**Does anybody remember Belville LEGO sets? They were completely rubbish. They were just like regular LEGO, but everything was larger and lacking any sense of fun or accomplishment.

***Which – although this is something that I can (and do!) do as An Adult™ – is something that should be reserved solely for times of stress. Or lack of groceries. Or high sugar requirements.

15 thoughts on “Thoughts On… What It’s Like Being An Adult

  1. I wonder if it ever circles back around. Like when you reach a certain age, and life has been lived and figured out, if maybe that carefree feeling ever returns… And the pressure of planning a wedding is legit. I don’t know where to begin!

  2. 30 years further down the road and the list is indeed still there. But…it now becomes… a) more manageable; b) less obtrusive; c) mostly forgotten; d) all of the above. Until then (please don’t curse at me when you read these next words), add another item to your list. “Have fun.”
    You’re welcome.

  3. Urgh. I do know this feeling but I still find that being an adult is much easier than being a student.

    As a student I was working at the weekend and on my days without lectures so whenever I had spare time I felt like I needed to be studying. I’d go partying, but then I’d have to work or study the following morning when I had a hangover.

    At least as an adult you don’t HAVE to be doing the list of chores. They’ll get done eventually so you can totally take time out for giggles. The only thing that is non negotiable is feeding those kittens. They will not allow any tardiness for that!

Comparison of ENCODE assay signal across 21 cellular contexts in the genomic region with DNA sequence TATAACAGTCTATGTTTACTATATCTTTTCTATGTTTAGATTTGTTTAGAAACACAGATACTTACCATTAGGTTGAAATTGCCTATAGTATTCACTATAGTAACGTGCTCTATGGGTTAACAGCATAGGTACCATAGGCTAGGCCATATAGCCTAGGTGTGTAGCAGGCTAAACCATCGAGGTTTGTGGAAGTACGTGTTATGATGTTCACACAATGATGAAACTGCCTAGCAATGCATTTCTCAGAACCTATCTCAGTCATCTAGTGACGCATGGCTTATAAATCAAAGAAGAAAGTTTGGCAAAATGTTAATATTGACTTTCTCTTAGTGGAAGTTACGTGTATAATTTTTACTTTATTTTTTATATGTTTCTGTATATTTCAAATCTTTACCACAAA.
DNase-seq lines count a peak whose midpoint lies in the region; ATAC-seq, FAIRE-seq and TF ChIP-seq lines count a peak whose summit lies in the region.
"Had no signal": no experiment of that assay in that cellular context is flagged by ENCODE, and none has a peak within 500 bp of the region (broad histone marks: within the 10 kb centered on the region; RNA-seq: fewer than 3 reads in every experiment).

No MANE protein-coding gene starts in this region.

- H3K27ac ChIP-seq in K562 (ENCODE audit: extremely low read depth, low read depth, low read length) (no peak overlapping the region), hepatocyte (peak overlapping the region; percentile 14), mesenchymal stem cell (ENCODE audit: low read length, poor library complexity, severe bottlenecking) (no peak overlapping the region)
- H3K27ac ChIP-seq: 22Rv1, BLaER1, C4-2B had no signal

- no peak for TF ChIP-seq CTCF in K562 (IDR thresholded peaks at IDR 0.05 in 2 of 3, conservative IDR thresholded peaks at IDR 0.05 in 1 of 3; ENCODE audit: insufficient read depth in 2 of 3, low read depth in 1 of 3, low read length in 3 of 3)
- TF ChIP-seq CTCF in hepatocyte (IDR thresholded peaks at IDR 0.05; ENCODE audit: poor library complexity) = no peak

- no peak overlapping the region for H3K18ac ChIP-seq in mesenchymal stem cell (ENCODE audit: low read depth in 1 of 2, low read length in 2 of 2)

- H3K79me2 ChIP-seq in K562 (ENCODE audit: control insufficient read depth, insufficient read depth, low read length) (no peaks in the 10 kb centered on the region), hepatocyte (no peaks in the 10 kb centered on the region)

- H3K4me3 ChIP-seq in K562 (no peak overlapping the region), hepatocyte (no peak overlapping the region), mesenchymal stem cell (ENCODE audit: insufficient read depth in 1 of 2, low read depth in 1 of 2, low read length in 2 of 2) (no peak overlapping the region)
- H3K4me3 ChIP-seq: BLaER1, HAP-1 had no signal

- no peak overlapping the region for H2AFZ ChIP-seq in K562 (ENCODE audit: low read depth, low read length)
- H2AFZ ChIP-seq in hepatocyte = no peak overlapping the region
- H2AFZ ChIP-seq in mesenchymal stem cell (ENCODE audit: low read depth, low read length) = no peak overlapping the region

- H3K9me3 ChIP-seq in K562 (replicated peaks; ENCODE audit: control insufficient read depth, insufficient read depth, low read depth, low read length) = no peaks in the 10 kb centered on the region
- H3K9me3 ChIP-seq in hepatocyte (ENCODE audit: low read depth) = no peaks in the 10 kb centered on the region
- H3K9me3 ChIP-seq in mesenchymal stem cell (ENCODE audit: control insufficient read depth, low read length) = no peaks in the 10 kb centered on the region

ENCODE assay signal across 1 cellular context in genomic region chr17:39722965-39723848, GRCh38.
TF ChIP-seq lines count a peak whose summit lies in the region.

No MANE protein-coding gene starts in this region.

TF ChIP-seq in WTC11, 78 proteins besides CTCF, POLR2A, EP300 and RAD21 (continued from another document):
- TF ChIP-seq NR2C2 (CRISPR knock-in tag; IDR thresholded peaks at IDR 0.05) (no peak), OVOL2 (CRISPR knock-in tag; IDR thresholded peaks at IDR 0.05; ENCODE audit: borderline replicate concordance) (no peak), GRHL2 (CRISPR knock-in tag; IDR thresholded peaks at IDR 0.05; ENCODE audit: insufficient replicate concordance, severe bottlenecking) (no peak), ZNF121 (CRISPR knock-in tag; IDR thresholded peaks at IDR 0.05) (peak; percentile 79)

4. I hate to break this to you, but it gets worse. Wait til y’all have kids, buy a house, have a shitty boss that demands projects be done yesterday, etc. Your list is light, and I believe I’d trade with ya’ for a while. 😃

  5. add the fact that having a “to do list” does not have anything to do with actually knowing what you are doing and then it gets real fun 🙂
    I recently read a Facebook post that said “so turns out being an adult is basically googling how to do stuff” and thought that sounded pretty accurate 😉

  6. This is exactly why I’m not a ‘list maker’ and this is exactly why I run. Running is my playtime and head clearing time. Saving Snails and worms, you are the cutest, I think when I was young I ate them but I have rescued a bird and a squirrel once on my runs 🙂
    I think I have mastered the subtle art of not giving a fuck… as long as you the kittens and any other important people are fed and happy, everything else can wait…. perhaps this is why I have been engaged for almost 4 YEARS and STILL have zero wedding plans! …it can wait… I’m off out for a run… or to play with LEGO, lol!

  7. Here’s the adulting secret: Those things you need to do (feed cats, write posts, clean up pumpkin goo), those are the adult version of play. They are the things we do because we know they enrich our life and that is what we’re now looking for in our play. Other than writing, almost all of my playtime goes to doing stuff with my kids. Yes it feels like a chore sometimes, but it’s a responsibility and a gift. And luckily, they often like to include me in their play, so some of the stuff I do with them seems much like the carefree stuff I did as a kid.

  8. You need to set aside sacred time and train your mind to “switch off”. One of the benefits of making a list is that you can set it aside, forget about it, and get back to it at another time. That way you give yourself permission to relax. I haven’t always been good at this, but I’m getting better!

    There’s also no reason you can’t “play” with the things you need “to do”. It’s all a matter of perspective!

    I guess the question is, what would you rather be doing?

  9. I totally get it, but to make things worse for myself (because I love to be punished, I guess), I moved to China. So now I have all the same responsibilities of adulthood, but with a crippling language and cultural barrier thrown on top of it. Any task that needs to be done outside my home is a huge battle of seeming insurmountable futility.

    Life is fun.

  10. Gahhhh I am relating so hard to this right now.
    I literally just took a break from my chores to read blogs. Because I had “Chores” and “Read blogs” on my to-do list, but the laundry isn’t done yet. I like the blogs, obviously, but it’s also like I have to schedule my relaxation?
    LIFE, WHY?